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September 12, 2005

A Rant About Hurricane Politics

A rant. Read on at your own peril, Skippy. Cover the children's eyes & ears, Bigwig.

The federal government is getting massive grief over not having pre-positioned food, troops, all sorts of emergency workers, medicine, and pretty much anything you can think of, in the New Orleans / Gulf area prior to Hurricane Katrina.

Well kids, people are trying to tell me there's a reason that you don't pre-position your emergency supplies anywhere in the path of a Cat V hurricane.

This is the reason.

A week after Hurricane Katrina ripped through Gulf Coast communities, federal agencies in the region continue looking for displaced employees -- and at their options for resuming business operations. About 91,620 federal civilian employees, a total that includes 28,000 postal employees, worked in counties across Louisiana, Mississippi, Alabama and Florida that were hit by Katrina. . .

Oh, that's nice. So there were 90,000+ plus federal employees in the affected area. Well, why didn't they help out? Surely, that's Bush's fault?

Officials said they could not estimate how many of the missing employees might be injured or dead but suggested that workers who have not contacted their supervisors are probably relocated and could be frustrated by snarled communication systems in the region.

Oh, they are missing, dead, or cut off from communications. I'm sure the failure of the telephone companies to have all the phones at 100% two weeks after an area the size of England got half- to mostly-flattened, is Bush's fault too.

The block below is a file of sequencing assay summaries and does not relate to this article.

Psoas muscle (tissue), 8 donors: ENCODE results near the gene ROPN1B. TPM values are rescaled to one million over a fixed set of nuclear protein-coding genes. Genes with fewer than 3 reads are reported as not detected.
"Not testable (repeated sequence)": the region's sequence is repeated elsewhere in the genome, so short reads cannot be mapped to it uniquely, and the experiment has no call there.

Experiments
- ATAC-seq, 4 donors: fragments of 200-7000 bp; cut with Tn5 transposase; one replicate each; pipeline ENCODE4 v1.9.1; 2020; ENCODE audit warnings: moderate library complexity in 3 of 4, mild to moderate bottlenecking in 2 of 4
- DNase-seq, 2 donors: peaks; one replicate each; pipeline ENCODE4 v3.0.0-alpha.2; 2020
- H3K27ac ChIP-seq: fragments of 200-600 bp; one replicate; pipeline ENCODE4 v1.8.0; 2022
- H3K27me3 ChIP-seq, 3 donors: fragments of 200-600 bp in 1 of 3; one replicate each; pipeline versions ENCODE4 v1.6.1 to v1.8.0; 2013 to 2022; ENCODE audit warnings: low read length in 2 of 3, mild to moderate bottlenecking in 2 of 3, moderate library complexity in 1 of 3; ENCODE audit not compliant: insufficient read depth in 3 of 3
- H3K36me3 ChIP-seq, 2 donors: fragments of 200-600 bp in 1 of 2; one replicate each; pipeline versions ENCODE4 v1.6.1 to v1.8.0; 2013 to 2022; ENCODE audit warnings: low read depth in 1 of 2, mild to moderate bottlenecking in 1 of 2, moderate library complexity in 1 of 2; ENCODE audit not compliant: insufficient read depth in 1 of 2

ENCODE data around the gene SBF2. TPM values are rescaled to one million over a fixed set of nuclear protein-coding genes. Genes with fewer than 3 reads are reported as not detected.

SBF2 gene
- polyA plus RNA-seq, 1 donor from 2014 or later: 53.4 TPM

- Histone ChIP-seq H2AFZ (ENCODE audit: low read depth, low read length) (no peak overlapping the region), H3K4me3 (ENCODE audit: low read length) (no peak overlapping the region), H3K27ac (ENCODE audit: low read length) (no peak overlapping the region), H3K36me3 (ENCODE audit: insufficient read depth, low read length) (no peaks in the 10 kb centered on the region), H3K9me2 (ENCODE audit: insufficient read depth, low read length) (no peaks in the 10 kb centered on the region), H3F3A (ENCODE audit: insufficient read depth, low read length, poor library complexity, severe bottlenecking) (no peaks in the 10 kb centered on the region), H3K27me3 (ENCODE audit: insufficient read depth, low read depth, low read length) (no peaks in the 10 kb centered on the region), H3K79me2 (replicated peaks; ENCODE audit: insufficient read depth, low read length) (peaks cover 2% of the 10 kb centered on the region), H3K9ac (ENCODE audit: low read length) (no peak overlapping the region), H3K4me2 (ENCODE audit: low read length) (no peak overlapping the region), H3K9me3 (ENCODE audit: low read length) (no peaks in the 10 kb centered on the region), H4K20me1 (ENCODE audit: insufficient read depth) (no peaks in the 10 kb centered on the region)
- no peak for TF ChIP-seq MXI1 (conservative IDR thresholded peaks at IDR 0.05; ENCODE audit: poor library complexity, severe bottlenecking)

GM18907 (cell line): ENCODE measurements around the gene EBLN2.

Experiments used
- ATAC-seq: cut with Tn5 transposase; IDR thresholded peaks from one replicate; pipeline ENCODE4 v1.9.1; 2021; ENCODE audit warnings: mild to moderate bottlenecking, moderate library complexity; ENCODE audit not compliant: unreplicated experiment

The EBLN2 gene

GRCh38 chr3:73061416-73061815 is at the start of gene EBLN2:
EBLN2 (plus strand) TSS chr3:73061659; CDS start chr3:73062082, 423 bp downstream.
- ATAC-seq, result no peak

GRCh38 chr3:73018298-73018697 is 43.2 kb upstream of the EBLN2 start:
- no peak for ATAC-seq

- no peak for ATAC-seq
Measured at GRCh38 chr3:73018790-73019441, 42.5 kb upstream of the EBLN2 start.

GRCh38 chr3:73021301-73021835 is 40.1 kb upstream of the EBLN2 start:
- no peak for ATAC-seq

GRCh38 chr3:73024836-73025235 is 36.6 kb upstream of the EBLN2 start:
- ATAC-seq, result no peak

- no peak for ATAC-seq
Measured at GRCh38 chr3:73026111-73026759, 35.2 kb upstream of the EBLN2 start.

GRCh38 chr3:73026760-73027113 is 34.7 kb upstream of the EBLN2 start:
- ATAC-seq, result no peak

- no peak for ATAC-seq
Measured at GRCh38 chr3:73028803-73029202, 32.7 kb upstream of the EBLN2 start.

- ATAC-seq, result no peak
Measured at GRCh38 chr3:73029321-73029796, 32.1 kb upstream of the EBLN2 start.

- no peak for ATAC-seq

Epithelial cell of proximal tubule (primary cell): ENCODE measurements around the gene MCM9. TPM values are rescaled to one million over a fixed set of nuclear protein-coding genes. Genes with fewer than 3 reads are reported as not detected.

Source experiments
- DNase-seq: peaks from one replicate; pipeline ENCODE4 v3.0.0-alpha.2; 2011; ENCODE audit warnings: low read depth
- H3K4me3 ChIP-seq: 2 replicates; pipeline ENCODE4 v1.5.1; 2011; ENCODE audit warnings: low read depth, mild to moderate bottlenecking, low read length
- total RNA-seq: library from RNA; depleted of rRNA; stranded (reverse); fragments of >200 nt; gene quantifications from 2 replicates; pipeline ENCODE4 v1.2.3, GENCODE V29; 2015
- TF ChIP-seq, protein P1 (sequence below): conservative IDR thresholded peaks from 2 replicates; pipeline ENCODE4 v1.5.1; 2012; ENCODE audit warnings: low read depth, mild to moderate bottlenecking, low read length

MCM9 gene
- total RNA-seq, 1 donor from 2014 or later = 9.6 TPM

The Internal Revenue Service, for example, said 10 of its 11 offices in the region are closed but that as many as five might open this week. Two offices in New Orleans and one in Gulfport, Miss., are closed indefinitely, and two other offices, in Hattiesburg, Miss., face electrical power and drinking water problems that might keep them closed longer than others. The IRS set up a command center in Nashville and worked through the Labor Day weekend calling hospitals and emergency shelters in an attempt to locate the 517 employees who worked in areas hit by Katrina. As of yesterday afternoon, the command center had not accounted for 21 of the workers, spokesman Dan Boone said.

Well, that's Bush's fault too. If he'd have been on top of things, he'd have pre-positioned more IRS workers to help the IRS workers taken out of commission by the storm. Or something like that.